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I recommend avoiding std::wstring on Windows or elsewhere, except when required by the interface, or anywhere near Windows API calls and respective encoding conversions as a syntactic sugar.

My view is summarized in http://utf8everywhere.org of which I am a co-author.

Unless your application is API-call-centric, e.g. mainly UI application, the suggestion is to store Unicode strings in std::string and encoded in UTF-8, performing conversion near API calls. The benefits outlined in the article outweigh the apparent annoyance of conversion, especially in complex applications. This is doubly so for multi-platform and library development.

And now, answering your questions:

  1. A few weak reasons. It exists for historical reasons, where widechars were believed to be the proper way of supporting Unicode. It is now used to interface APIs that prefer UTF-16 strings. I use them only in the direct vicinity of such API calls.
  2. This has nothing to do with std::string. It can hold whatever encoding you put in it. The only question is how You treat its content. My recommendation is UTF-8, so it will be able to hold all Unicode characters correctly. It's a common practice on Linux, but I think Windows programs should do it also.
  3. No.
  4. Wide character is a confusing name. In the early days of Unicode, there was a belief that a character can be encoded in two bytes, hence the name. Today, it stands for "any part of the character that is two bytes long". UTF-16 is seen as a sequence of such byte pairs (aka Wide characters). A character in UTF-16 takes either one or two pairs.
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So, every reader here now should have a clear understanding about the facts, the situation. If not, then you must read paercebal's outstandingly comprehensive answer [btw: thanks!].

My pragmatical conclusion is shockingly simple: all that C++ (and STL) "character encoding" stuff is substantially broken and useless. Blame it on Microsoft or not, that will not help anyway.

My solution, after in-depth investigation, much frustration and the consequential experiences is the following:

  1. accept, that you have to be responsible on your own for the encoding and conversion stuff (and you will see that much of it is rather trivial)

  2. use std::string for any UTF-8 encoded strings (just a typedef std::string UTF8String)

  3. accept that such an UTF8String object is just a dumb, but cheap container. Do never ever access and/or manipulate characters in it directly (no search, replace, and so on). You could, but you really just really, really do not want to waste your time writing text manipulation algorithms for multi-byte strings! Even if other people already did such stupid things, don't do that! Let it be! (Well, there are scenarios where it makes sense... just use the ICU library for those).

  4. use std::wstring for UCS-2 encoded strings (typedef std::wstring UCS2String) - this is a compromise, and a concession to the mess that the WIN32 API introduced). UCS-2 is sufficient for most of us (more on that later...).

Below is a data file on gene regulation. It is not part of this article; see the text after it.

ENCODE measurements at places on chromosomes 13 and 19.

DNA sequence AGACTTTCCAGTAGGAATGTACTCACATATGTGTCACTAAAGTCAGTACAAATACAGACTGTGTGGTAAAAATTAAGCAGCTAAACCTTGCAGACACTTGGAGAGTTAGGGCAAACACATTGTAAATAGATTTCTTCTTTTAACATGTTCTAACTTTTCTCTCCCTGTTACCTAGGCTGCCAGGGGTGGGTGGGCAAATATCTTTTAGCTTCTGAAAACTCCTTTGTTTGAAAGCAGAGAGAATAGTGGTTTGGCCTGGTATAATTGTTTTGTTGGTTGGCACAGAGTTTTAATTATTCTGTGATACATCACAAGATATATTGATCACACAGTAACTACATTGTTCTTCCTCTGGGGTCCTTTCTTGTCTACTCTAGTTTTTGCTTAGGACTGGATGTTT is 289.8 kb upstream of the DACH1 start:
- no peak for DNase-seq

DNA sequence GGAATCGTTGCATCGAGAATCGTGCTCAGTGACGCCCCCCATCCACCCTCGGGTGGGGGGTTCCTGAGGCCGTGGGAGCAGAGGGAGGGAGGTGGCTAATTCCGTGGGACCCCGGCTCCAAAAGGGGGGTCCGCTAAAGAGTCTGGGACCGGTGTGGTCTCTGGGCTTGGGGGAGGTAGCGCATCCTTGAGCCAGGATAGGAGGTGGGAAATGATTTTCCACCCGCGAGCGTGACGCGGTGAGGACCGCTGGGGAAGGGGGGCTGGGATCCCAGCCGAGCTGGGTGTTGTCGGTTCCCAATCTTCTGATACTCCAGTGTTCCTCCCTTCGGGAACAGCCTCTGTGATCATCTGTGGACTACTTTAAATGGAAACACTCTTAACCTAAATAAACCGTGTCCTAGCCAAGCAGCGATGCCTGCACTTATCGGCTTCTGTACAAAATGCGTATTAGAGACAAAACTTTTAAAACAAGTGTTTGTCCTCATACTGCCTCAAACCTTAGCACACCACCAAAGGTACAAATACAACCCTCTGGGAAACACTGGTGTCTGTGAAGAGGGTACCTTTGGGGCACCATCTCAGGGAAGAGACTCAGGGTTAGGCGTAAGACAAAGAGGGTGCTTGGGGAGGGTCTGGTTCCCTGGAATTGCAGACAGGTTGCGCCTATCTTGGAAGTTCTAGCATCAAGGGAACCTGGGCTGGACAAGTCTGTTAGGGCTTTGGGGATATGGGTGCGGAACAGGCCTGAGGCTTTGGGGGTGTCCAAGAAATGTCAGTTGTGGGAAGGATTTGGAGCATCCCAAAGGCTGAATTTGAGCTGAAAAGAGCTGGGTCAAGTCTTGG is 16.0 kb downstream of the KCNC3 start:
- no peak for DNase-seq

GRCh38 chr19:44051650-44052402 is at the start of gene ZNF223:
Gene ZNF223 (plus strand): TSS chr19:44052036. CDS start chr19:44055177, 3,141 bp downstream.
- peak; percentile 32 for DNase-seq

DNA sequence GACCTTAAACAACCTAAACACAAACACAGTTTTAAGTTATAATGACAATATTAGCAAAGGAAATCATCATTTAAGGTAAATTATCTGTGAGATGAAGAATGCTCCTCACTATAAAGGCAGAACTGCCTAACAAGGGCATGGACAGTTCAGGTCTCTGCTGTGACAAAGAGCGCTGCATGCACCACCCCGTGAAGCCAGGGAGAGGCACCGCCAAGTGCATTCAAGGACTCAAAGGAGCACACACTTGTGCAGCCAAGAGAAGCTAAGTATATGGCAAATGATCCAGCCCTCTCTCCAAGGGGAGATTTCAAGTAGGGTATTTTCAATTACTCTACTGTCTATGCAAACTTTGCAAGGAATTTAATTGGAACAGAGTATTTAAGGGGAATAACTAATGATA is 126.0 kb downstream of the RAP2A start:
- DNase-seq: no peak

5. use UCS2String instances whenever a character-by-character access is required (read, manipulate, and so on). Any character-based processing should be done in a NON-multibyte-representation. It is simple, fast, easy.

  6. add two utility functions to convert back & forth between UTF-8 and UCS-2:

    UCS2String ConvertToUCS2( const UTF8String &str );
    UTF8String ConvertToUTF8( const UCS2String &str );
    

The conversions are straightforward, google should help here ...

That's it. Use UTF8String wherever memory is precious and for all UTF-8 I/O. Use UCS2String wherever the string must be parsed and/or manipulated. You can convert between those two representations any time.

Alternatives & Improvements

  • conversions from & to single-byte character encodings (e.g. ISO-8859-1) can be realized with help of plain translation tables, e.g. const wchar_t tt_iso88951[256] = {0,1,2,...}; and appropriate code for conversion to & from UCS2.

  • if UCS-2 is not sufficient, than switch to UCS-4 (typedef std::basic_string<uint32_t> UCS2String)

ICU or other unicode libraries?

For advanced stuff.

  • Dang, it's not good to know that native Unicode support isn't there. – Mihai Danila Dec 15 '13 at 16:59
  • @Frunsi, I'm curious to know if you've tried Glib::ustring and if so, what are your thoughts? – Caroline Beltran Sep 19 '14 at 19:44
  • @CarolineBeltran: I know Glib, but I never used it, and I probably will never even use it, because it is rather limited to a rather unspecific target platform (unixoid systems...). Its windows port is based on external win2unix-layer, and there IMHO is no OSX-compatibility-layer at all. All this stuff is directing clearly into a wrong direction, at least for my code (on this arch level...) ;-) So, Glib is not an option – Frunsi Sep 20 '14 at 5:01
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    Search, replace, and so on works just fine on UTF-8 strings (a part of the byte sequence representing a character can never be misinterpreted as another character). In fact, UTF-16 and UTF-32 don't make this any easier at all: all three encodings are multibyte encodings in practice, because a user-perceived character (grapheme cluster) can be any number of unicode codepoints long! The pragmatic solution is to use UTF-8 for everything, and convert to UTF-16 only when dealing with the Windows API. – Daniel Oct 17 '14 at 10:49